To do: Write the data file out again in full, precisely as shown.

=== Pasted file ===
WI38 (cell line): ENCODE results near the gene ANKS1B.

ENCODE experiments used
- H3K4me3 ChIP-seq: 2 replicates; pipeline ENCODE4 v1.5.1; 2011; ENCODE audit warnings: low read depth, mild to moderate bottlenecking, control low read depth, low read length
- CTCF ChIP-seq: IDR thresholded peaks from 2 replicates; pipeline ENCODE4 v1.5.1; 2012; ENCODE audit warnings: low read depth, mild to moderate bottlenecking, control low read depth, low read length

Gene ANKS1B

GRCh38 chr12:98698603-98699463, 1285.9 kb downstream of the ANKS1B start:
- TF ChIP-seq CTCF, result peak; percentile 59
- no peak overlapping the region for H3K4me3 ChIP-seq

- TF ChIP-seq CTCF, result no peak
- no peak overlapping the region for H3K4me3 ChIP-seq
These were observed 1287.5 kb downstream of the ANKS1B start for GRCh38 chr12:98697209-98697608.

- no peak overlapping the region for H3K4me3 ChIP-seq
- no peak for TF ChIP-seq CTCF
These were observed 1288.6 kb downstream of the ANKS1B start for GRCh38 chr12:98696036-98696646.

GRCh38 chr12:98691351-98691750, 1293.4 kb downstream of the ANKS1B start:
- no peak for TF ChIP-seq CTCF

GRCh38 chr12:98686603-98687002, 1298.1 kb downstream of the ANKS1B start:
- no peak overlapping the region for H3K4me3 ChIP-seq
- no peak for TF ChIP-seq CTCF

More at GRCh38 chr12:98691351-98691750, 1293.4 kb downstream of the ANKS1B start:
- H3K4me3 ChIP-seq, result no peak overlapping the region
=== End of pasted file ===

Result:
WI38 (cell line): ENCODE results near the gene ANKS1B.

ENCODE experiments used
- H3K4me3 ChIP-seq: 2 replicates; pipeline ENCODE4 v1.5.1; 2011; ENCODE audit warnings: low read depth, mild to moderate bottlenecking, control low read depth, low read length
- CTCF ChIP-seq: IDR thresholded peaks from 2 replicates; pipeline ENCODE4 v1.5.1; 2012; ENCODE audit warnings: low read depth, mild to moderate bottlenecking, control low read depth, low read length

Gene ANKS1B

GRCh38 chr12:98698603-98699463, 1285.9 kb downstream of the ANKS1B start:
- TF ChIP-seq CTCF, result peak; percentile 59
- no peak overlapping the region for H3K4me3 ChIP-seq

- TF ChIP-seq CTCF, result no peak
- no peak overlapping the region for H3K4me3 ChIP-seq
These were observed 1287.5 kb downstream of the ANKS1B start for GRCh38 chr12:98697209-98697608.

- no peak overlapping the region for H3K4me3 ChIP-seq
- no peak for TF ChIP-seq CTCF
These were observed 1288.6 kb downstream of the ANKS1B start for GRCh38 chr12:98696036-98696646.

GRCh38 chr12:98691351-98691750, 1293.4 kb downstream of the ANKS1B start:
- no peak for TF ChIP-seq CTCF

GRCh38 chr12:98686603-98687002, 1298.1 kb downstream of the ANKS1B start:
- no peak overlapping the region for H3K4me3 ChIP-seq
- no peak for TF ChIP-seq CTCF

More at GRCh38 chr12:98691351-98691750, 1293.4 kb downstream of the ANKS1B start:
- H3K4me3 ChIP-seq, result no peak overlapping the region